Palais des Nations, Room XII
2 May 2018
On behalf of the High Commissioner, whose warm greetings I bring, it is an honor to welcome you to Geneva, the Palais de Nations and to the HRC’s inter-sessional Expert Meeting on the full enjoyment of human rights by all women and girls and the systematic mainstreaming of a gender perspective into the implementation of the 2030 Agenda.
Thank you for offering us your engagement, your time and your willingness to travel here – for some of you – over a great distance, to share your wisdom and advice for this important purpose.
We are very grateful that you are willing to assist us in this way and thus help bring alive - fulfill the terms of - the decision of the UN Human Rights Council to call such experts together for such a purpose.
I want to thank specifically the Member States who prepared the path for these important discussions - including the Luxe-phone group and in particular, the resolution’s main sponsor Brazil.
We are called here so that world-class advice may be provided to the world’s leading human rights body – the HRC – concerning - as their resolution expresses it - “the respect, protection and fulfilment of the full enjoyment of human rights by all women and girls” in the context of the full implementation of all Goals and targets of the 2030 Agenda for Sustainable Development which are interrelated and mutually reinforcing.
The task before you thus, is both to undertake a gap/challenges analysis and to help identification of good practices that – in the context of the SDGs – may advance the full enjoyment of human rights by all women and girls.
In shaping your advice, it will be important to recall that, of course:
- The SDGs are not just more of the same – they are not business as usual
The 2030 Agenda is a game changer – if we care to make it so. It charts a major shift in development’s center of gravity – from, crudely, a focus on the “developing-world poverty” to more profound a concern, universally, with “global and local inequality”.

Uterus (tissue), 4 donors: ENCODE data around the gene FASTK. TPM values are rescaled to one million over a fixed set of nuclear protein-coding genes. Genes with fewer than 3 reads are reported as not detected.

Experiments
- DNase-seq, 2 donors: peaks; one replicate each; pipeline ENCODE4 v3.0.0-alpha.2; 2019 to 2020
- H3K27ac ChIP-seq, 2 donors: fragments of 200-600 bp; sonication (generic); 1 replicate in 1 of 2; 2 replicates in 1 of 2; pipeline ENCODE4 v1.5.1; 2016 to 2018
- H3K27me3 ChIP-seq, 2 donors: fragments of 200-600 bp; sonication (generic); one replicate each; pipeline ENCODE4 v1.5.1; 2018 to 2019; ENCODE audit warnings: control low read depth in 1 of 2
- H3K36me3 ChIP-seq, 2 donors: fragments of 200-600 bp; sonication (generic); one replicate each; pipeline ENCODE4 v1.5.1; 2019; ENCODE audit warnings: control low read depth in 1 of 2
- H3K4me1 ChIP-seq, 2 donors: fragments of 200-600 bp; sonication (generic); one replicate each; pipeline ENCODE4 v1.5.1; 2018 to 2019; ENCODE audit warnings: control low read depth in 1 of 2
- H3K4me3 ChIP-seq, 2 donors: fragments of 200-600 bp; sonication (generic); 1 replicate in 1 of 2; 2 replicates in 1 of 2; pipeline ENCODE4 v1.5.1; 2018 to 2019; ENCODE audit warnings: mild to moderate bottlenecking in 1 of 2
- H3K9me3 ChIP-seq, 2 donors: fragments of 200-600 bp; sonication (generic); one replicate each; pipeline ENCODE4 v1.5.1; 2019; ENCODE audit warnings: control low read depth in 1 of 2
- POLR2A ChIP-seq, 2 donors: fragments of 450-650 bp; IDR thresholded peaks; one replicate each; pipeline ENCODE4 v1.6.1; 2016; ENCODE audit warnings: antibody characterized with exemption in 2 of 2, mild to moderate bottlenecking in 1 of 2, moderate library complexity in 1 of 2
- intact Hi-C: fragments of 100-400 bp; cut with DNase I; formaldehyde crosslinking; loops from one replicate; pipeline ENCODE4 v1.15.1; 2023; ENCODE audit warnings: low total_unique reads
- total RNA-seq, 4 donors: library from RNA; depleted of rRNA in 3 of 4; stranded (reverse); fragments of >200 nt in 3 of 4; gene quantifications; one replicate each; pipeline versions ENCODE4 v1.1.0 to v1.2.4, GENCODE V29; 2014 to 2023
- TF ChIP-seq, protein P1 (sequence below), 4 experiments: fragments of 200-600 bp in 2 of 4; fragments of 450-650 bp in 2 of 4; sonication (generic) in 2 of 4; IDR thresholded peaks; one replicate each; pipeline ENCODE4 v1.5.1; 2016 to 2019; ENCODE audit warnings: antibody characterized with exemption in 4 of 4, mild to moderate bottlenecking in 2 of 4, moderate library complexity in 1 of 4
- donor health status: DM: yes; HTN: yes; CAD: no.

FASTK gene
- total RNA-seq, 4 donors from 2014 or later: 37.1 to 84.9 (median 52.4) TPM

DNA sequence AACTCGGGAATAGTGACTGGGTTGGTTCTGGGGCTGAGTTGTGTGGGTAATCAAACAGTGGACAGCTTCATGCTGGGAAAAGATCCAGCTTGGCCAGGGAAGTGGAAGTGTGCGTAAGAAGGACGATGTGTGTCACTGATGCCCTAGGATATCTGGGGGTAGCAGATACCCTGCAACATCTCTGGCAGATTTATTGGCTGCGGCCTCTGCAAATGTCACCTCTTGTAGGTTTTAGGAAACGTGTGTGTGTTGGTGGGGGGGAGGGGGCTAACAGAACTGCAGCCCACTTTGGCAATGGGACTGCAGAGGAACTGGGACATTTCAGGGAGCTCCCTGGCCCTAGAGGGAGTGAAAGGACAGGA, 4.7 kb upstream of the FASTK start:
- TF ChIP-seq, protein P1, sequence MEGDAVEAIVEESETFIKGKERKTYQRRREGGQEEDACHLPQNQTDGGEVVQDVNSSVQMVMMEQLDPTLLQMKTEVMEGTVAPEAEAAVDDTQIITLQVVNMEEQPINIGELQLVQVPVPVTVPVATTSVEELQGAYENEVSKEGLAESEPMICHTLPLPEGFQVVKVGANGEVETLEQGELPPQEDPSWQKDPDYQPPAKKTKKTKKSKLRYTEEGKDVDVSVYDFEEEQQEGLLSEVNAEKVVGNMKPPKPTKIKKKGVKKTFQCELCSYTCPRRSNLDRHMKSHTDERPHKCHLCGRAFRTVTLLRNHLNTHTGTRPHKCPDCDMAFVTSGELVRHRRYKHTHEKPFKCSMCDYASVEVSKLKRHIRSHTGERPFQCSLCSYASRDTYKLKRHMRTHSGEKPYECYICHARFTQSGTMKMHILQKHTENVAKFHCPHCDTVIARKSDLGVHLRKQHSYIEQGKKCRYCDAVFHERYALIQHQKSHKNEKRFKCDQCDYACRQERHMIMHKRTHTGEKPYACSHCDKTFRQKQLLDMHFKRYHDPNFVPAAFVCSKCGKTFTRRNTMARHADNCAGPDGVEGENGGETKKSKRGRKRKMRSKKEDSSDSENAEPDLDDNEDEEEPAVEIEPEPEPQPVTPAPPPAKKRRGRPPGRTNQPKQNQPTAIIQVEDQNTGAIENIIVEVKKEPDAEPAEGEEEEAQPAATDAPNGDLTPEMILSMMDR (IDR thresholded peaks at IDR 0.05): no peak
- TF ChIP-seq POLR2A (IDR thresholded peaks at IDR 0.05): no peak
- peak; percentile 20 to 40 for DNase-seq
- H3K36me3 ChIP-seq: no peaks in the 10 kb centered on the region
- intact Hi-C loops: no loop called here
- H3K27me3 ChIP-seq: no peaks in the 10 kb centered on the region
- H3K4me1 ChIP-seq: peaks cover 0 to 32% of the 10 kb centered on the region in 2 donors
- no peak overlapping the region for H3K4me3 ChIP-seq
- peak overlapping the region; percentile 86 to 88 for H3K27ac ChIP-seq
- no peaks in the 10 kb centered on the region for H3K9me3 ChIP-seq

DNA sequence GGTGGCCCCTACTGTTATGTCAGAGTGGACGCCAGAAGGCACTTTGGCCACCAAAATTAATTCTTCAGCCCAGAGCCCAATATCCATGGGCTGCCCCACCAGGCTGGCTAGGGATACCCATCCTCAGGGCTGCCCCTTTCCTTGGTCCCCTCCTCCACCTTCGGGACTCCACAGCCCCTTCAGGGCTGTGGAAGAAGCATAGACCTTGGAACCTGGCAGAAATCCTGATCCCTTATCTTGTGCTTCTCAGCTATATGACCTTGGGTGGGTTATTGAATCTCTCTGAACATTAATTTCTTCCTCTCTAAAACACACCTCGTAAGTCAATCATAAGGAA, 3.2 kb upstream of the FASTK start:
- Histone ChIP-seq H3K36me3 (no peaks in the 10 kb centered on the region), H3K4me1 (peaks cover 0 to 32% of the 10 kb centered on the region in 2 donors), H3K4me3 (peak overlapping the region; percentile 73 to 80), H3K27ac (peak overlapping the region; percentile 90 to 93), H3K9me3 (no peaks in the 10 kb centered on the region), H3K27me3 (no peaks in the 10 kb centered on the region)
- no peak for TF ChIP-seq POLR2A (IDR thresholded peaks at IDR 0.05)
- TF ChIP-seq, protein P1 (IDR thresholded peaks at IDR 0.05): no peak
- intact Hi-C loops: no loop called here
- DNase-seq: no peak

It makes of the SDGs neither a north-south nor a east-west agenda. As indeed is the case for its principled corner stone - the UDHR, the Sustainable Development Agenda is a global agenda, as concerned by inequality within countries as it is with inequality between countries.
- The 2030 Agenda seeks to position rights at the intersections of peace, prosperity, and planet by placing people - their interests, their rights, their inclusion - at its centre.
The SDGs are our “operational plan” for realizing all human rights, all people in all countries - inclusively and universally. As an operational plan – for the UDHR over the next 15 years – the SDGs are a contract with all people everywhere - the international community’s compact – that these will be the ends that they, through their cooperation, shall serve.
Member States affirmed explicitly, in the text of the 2030 Agenda itself, that it would be implemented in a manner consistent with international law. The drivers of the Agenda – the shaping of it - are the harsh facts of rights unrealized, of course. However, the entire 2030 Agenda must be read as grounded in rights and the international human rights treaties and obligations that flow from that.
Accountability for delivery of the SDGs in a manner that upholds international law is key to the honoring of the intent of that contract. So, a core questions must be, “How can we ensure that implementation of the SDGs will be accountable to those standards?” the rights of women and girls will be upheld